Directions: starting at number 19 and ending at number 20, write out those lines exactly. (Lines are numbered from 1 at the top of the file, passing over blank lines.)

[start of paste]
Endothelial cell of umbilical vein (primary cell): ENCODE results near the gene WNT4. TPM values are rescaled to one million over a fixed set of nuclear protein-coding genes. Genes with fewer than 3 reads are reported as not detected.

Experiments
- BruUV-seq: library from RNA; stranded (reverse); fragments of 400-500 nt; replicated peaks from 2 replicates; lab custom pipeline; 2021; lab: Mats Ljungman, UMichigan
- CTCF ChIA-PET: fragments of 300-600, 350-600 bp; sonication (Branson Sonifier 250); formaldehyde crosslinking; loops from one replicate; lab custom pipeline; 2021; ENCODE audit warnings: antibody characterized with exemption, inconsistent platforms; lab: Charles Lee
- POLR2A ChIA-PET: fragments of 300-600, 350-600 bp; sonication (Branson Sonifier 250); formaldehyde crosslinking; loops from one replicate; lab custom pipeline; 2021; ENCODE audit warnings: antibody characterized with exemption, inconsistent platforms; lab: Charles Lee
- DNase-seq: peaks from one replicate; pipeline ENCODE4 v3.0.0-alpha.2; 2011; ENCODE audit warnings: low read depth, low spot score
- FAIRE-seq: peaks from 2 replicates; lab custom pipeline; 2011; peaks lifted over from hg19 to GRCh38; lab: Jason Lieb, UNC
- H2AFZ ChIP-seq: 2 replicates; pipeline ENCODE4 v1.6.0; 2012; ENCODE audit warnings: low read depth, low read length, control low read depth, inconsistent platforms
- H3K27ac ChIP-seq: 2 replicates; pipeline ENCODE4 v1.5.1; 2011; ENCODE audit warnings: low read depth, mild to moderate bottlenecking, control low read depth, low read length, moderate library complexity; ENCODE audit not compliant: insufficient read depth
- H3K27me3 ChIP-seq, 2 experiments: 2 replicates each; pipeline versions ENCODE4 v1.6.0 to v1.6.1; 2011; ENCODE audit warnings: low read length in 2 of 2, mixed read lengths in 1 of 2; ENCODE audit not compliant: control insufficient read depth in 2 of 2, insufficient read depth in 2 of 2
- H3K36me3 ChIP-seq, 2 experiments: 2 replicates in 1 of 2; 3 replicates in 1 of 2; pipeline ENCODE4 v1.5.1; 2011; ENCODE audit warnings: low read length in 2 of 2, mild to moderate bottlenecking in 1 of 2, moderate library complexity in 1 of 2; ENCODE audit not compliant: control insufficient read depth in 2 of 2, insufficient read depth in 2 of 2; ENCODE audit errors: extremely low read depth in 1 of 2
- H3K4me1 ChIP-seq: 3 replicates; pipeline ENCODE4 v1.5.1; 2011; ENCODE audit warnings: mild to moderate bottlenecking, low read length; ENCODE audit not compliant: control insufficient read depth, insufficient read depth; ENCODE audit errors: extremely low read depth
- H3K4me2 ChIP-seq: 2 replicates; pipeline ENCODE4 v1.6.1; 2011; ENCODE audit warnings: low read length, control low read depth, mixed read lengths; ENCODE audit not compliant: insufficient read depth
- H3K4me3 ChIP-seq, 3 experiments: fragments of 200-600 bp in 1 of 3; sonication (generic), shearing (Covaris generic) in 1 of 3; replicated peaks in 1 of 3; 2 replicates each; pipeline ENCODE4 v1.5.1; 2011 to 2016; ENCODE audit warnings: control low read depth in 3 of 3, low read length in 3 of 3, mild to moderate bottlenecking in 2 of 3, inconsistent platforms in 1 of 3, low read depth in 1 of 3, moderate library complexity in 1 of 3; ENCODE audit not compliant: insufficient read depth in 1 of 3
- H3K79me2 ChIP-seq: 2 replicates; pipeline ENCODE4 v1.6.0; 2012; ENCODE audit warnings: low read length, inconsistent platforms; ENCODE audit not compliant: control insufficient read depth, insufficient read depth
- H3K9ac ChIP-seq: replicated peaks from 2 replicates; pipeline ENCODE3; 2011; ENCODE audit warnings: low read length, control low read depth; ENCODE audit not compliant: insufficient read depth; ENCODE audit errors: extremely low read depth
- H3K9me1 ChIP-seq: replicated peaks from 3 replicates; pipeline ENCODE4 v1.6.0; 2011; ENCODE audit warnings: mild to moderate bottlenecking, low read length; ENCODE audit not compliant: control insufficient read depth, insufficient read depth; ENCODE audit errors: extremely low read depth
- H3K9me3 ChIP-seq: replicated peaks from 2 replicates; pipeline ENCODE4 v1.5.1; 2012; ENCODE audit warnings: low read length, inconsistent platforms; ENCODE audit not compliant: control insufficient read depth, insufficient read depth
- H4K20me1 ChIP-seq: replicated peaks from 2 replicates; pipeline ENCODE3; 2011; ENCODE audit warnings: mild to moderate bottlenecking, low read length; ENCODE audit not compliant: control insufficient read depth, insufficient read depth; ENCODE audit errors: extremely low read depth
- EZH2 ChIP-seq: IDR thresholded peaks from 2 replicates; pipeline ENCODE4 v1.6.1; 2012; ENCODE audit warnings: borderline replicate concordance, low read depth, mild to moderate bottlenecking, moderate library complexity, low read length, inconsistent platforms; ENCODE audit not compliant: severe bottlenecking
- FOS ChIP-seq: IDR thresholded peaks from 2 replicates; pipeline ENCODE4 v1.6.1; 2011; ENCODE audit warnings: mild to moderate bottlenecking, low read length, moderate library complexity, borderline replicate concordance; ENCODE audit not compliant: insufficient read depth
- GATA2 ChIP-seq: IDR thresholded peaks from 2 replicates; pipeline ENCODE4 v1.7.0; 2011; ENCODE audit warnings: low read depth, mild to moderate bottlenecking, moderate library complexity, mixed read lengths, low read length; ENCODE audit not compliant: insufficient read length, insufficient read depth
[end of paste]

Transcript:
- H4K20me1 ChIP-seq: replicated peaks from 2 replicates; pipeline ENCODE3; 2011; ENCODE audit warnings: mild to moderate bottlenecking, low read length; ENCODE audit not compliant: control insufficient read depth, insufficient read depth; ENCODE audit errors: extremely low read depth
- EZH2 ChIP-seq: IDR thresholded peaks from 2 replicates; pipeline ENCODE4 v1.6.1; 2012; ENCODE audit warnings: borderline replicate concordance, low read depth, mild to moderate bottlenecking, moderate library complexity, low read length, inconsistent platforms; ENCODE audit not compliant: severe bottlenecking